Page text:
The epididymal sperm counting was performed by a hemocytometer (Neubauer chamber) (16). 1 ml of sperm suspension was diluted with human tubal fluid in a ratio of 1 to 20. Then one drop (10 µl) of diluted suspension was transferred into the Neubauer chamber and after five min was counted under a light microscope (Olympus, BH2, Japan). Counting was performed according to the World Health Organization manual. The count of the sperm in the 1 ml sperm suspension was calculated by the following formula:
Sperm cell number = [n.50, 000.d] where n = the counted sperm number, d = reverse of sperm suspension dilution.
Sperm viability was evaluated by eosin-nigrosin staining. 20 µl of sperm suspension was placed on a microscopic slide and stained with 20 µl eosin (Sigma-Aldrich, Germany); after 30 sec 20 µl of nigrosin solution (Sigma-Aldrich, Germany) was added.
After preparing the smears and drying the slides, they observed under a light microscope (x400 magnification). Live sperms remained unstained following staining, whereas, those that showed pink coloration were classified as dead. At least 200 sperms were counted from each sample in ten fields randomly, and the percentage of live sperms was recorded (16).
The eosin-nigrosin staining were used to evaluate sperm morphology. Thin smears were prepared, allowed to dry, fixed and stained with eosin and nigrosine.
The slides were investigated under a light microscope with a x40 magnification. The presence of one or more abnormality features such as head, tail, and middle piece defects were analyzed. At least 200 sperms were evaluated for morphological abnormalities. The data were presented as a percentage of morphologically normal sperms (16).
For assessment of sperm motility, 10 µl of sperm suspension was placed on semen analysis chamber. A minimum of ten microscopic fields were assessed to evaluate sperm motility using a light microscope (x400 magnification). The percentage of sperm motility was calculated for following patterns: progressively motile sperm (PMS) and nonmotile sperm (NMS).
2.6. Sperm DNA integrity
Sperm DNA integrity was evaluated by acridine orange (AO) staining. Sperm smears were placed on slides, and were air-dried for 1 hour and then fixed in methanol/acetic acid (Carnoy’s fixative) for 2 hours. Each sample was stained for 10 minutes in freshly prepared acridine orange (AO; 0.19 mg/ml) in phosphate-citrate buffer (PH4) for 5 minutes.
The slides were investigated with an immunofluorescent microscope (Zeiss Company, Germany) with a 460 nm filter. The green-headed sperms were considered to have double-stranded DNA or healthy DNA and sperms with a yellow or red head were marked as having single-stranded DNA or denatured DNA. At least 100 sperms were assessed on each slide and finally, the percentages of healthy and damaged DNA were determined and compared between the groups (17).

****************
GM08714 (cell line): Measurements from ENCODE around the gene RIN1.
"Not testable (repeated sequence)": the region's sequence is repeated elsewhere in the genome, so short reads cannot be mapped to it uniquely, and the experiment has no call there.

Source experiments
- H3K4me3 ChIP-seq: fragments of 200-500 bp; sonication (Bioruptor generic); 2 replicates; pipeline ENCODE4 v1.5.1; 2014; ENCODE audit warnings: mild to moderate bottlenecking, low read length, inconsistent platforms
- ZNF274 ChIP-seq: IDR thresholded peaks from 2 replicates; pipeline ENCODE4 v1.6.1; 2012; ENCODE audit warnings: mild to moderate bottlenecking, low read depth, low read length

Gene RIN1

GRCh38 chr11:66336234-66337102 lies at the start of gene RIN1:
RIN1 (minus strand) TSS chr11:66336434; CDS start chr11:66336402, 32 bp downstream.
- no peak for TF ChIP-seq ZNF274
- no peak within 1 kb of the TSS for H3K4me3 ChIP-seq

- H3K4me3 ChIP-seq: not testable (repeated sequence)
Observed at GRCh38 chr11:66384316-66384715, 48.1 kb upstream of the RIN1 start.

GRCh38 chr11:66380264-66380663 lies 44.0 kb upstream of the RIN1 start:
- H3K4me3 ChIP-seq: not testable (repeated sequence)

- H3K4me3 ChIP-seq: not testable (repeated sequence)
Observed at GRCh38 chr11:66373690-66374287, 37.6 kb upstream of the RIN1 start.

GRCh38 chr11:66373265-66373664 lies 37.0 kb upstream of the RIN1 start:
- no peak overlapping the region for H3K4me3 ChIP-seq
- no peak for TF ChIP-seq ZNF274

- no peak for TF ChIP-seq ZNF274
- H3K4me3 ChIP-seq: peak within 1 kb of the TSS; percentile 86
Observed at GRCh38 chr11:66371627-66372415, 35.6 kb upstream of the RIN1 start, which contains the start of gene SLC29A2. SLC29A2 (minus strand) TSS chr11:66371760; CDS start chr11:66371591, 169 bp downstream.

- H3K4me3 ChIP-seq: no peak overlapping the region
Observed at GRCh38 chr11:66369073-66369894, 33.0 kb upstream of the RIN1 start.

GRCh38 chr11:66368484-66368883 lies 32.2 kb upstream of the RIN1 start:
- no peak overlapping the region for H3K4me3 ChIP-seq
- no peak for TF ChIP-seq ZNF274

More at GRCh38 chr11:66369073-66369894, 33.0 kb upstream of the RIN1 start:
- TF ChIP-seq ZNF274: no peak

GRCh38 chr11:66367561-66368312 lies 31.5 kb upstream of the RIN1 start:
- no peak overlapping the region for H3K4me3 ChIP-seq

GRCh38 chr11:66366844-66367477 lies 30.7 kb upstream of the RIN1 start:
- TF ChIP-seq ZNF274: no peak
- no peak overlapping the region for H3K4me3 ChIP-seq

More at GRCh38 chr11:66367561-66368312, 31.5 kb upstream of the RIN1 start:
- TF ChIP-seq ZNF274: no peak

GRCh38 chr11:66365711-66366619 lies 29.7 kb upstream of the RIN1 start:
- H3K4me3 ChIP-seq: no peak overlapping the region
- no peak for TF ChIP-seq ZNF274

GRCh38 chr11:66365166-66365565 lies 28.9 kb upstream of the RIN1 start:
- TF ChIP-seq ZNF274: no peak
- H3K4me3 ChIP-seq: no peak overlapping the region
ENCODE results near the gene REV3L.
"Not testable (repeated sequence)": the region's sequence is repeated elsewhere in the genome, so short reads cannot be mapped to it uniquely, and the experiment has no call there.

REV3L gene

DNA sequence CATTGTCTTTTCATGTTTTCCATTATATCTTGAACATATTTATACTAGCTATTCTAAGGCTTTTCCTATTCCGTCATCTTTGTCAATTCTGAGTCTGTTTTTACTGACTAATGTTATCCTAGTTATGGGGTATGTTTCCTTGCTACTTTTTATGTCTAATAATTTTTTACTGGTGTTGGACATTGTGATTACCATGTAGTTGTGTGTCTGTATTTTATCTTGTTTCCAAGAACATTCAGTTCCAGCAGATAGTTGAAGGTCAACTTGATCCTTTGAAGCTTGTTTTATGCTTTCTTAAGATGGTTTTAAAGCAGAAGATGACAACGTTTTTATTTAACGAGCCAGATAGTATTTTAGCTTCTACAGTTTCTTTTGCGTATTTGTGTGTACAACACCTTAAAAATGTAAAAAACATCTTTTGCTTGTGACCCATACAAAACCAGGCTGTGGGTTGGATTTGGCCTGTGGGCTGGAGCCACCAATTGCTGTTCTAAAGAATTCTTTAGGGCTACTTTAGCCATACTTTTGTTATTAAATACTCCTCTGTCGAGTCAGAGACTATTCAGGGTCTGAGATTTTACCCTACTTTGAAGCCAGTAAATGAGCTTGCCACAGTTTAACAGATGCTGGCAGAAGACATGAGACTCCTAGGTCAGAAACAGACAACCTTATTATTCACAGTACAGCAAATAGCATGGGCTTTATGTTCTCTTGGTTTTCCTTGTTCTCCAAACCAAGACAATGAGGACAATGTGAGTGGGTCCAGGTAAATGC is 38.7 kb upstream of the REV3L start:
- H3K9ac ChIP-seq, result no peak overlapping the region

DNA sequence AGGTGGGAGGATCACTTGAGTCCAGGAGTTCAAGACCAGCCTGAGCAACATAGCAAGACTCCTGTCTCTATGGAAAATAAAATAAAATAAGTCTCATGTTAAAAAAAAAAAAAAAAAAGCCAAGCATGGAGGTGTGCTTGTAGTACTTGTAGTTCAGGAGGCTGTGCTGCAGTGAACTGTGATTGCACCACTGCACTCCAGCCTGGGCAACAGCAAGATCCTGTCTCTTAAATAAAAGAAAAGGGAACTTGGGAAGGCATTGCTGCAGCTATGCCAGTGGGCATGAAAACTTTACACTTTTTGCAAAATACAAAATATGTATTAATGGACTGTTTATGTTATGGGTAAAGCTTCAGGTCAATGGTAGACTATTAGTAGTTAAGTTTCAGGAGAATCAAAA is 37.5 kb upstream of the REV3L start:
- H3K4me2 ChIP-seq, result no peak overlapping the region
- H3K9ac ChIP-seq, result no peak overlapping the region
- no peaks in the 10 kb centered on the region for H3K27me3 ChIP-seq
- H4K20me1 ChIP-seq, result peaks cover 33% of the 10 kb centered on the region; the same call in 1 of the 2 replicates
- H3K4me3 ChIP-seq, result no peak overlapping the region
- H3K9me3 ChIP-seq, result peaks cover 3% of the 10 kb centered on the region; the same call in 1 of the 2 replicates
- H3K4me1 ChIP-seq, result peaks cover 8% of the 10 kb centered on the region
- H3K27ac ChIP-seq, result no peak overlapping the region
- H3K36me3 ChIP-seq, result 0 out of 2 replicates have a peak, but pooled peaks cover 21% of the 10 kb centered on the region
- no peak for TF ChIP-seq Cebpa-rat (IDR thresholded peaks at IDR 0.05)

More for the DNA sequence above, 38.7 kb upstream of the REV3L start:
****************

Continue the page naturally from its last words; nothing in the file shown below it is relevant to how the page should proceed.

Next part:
2.7. Sperm nuclear maturity
Aniline blue (AB) staining was used for the assessment of sperm nuclear maturity. At the spermatogenesis stage, histones are replaced by protamine in the chromatin of sperms. This replacement is very important for the stability and density of sperms (16). A large number of lysine amino acids are found in the histone protein structure, and these react with acidic dyes such as AB. So, in AB staining, the sperms with immature nuclei are seen as dark blue due to the presence of histones, while the healthy sperms with mature nuclei are seen as pale.
First sperm smears were prepared and fixed in 3% buffered glutaraldehyde in 0.2 M phosphate buffer for 30 min. Next the smears were stained with 5% aqueous aniline blue in 3% acetic acid for 5 min.
Finally, the slides were washed and surveyed with a light microscope at x100 magnification. The nuclear maturity of 200 sperms per slide was assessed by a light microscope and the percentage of mature sperms was calculated in each animal (18).
2.8. Body weight and testis weight
Body weight was recorded one day before STZ-injection and at the end of treatment. At the end of the study, rats were anesthetized with ketamine and xylazine, blood samples were collected from the heart for malondialdehyde (MDA) and total antioxidant capacity (TAC) levels measurement. The right testis was removed and its weight was determined. The testis weight index was calculated in the experimental groups.
2.9. Measurement of serum MDA
MDA is important in the process of lipid peroxidation and is used as an index of oxidative stress. So, to determine the amount of lipid peroxidation, MDA levels were measured in serum samples. To this end, blood samples were taken from the heart. After centrifuging (3000 rpm for 15 min), the blood serum was separated and frozen at -70oC.
The MDA level was evaluated by placing 0.20 ml of the serum into a test tube which contained 3 ml of glacial acid. 1% thiobarbituric acid and 2% NaOH were added to the tube, which was placed in boiling water for 15 min. Then after cooling, a spectrophotometer read the absorbance of the pink-colored product at 532 nm. The calibration curve was constructed by MDA tetrabutylammonium salt obtained from Sigma Company (USA) (19).
2.10. Measurement of serum TAC
TAC was used for evaluating the protective effects of silymarin and metformin on diabetic-induced oxidative stress. TAC was measured in the serum in accordance with the guidelines and protocol of the commercial kit LDN (Labor Diagnostika Nord GmbH and Co KG, Germany).
This method is based on the reduction ability of Fe3+. In this procedure, a large amount of Fe3+ in acidic pH was reversed to Fe2+ and blue dye was formed. The absorption was measured at a wavelength of 593 nm and read by a spectrophotometer. The amount of TAC was expressed in nmol/ml (20).
2.11. Histopathological assay
After excision of the left testis, it was placed in 10% formalin for 48 hr. to fix its tissue. After tissue processing, 5 µm thick sections were prepared with a rotary microtome (Leica Model RM 2145, Germany). Then the slides were stained with hematoxylin and eosin (H&E) (Merck, Germany) and observed under a light microscope which equipped with a Sony camera (Zeiss, Cyber-Shot, Japan) (21).